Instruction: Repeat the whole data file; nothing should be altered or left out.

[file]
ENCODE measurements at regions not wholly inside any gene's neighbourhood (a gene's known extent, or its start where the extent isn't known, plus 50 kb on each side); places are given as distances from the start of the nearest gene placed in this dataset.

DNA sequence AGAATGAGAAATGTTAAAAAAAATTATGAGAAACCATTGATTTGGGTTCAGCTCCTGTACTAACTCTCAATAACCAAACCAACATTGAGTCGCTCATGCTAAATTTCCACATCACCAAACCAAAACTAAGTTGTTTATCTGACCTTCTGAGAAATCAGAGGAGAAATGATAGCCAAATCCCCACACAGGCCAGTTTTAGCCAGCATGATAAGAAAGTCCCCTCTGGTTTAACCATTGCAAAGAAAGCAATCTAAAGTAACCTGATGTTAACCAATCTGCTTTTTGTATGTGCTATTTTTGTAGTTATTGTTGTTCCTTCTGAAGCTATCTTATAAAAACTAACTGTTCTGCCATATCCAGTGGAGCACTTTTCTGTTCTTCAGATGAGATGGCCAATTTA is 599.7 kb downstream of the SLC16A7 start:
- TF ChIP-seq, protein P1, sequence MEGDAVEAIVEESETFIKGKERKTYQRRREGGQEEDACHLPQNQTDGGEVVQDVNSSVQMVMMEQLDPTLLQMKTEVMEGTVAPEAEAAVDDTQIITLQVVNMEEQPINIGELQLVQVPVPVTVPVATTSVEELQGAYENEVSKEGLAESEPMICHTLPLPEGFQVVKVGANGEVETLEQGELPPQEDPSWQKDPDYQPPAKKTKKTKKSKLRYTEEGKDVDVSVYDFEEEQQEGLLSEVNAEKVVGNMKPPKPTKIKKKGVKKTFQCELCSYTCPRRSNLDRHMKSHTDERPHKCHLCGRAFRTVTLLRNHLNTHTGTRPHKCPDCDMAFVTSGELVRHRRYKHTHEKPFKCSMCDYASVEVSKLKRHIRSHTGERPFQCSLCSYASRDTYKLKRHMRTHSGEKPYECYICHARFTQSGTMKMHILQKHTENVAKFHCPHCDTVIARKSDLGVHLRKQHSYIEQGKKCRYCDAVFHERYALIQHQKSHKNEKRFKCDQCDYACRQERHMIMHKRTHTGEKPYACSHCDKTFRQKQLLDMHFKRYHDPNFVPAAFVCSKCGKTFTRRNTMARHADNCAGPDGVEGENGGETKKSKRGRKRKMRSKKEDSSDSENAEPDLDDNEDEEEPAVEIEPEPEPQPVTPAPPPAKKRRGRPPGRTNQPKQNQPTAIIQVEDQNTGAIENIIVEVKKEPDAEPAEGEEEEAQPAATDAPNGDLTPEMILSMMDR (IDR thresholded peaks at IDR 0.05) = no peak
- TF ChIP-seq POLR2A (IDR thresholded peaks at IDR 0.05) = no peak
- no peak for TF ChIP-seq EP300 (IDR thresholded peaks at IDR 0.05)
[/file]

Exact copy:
ENCODE measurements at regions not wholly inside any gene's neighbourhood (a gene's known extent, or its start where the extent isn't known, plus 50 kb on each side); places are given as distances from the start of the nearest gene placed in this dataset.

DNA sequence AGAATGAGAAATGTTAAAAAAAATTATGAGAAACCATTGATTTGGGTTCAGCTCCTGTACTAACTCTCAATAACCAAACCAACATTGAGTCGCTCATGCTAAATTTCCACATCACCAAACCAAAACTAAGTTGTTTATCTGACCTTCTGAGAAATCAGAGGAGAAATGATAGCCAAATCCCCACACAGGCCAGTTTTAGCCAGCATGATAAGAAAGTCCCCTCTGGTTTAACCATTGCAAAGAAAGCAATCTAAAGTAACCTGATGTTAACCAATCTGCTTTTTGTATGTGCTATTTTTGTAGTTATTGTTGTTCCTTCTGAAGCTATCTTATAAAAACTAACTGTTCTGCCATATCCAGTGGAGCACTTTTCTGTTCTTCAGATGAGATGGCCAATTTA is 599.7 kb downstream of the SLC16A7 start:
- TF ChIP-seq, protein P1, sequence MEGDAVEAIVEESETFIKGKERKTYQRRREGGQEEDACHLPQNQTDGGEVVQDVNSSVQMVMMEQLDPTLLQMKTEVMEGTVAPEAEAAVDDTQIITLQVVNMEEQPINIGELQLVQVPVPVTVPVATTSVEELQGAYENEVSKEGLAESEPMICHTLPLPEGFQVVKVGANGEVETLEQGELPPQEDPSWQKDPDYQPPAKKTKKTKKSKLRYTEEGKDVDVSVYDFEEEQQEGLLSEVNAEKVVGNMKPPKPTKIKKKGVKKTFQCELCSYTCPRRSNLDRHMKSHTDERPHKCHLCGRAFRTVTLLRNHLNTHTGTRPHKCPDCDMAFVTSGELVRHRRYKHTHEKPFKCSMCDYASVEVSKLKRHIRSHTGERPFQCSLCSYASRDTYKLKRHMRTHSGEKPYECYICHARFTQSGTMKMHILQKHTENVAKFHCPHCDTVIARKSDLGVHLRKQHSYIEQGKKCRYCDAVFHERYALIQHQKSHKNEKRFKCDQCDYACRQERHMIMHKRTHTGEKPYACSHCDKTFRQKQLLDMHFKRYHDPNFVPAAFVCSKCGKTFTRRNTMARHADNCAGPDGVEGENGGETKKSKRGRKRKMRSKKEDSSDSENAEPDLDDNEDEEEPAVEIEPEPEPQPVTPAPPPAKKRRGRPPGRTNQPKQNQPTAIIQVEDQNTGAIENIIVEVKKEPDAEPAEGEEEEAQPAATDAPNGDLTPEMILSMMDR (IDR thresholded peaks at IDR 0.05) = no peak
- TF ChIP-seq POLR2A (IDR thresholded peaks at IDR 0.05) = no peak
- no peak for TF ChIP-seq EP300 (IDR thresholded peaks at IDR 0.05)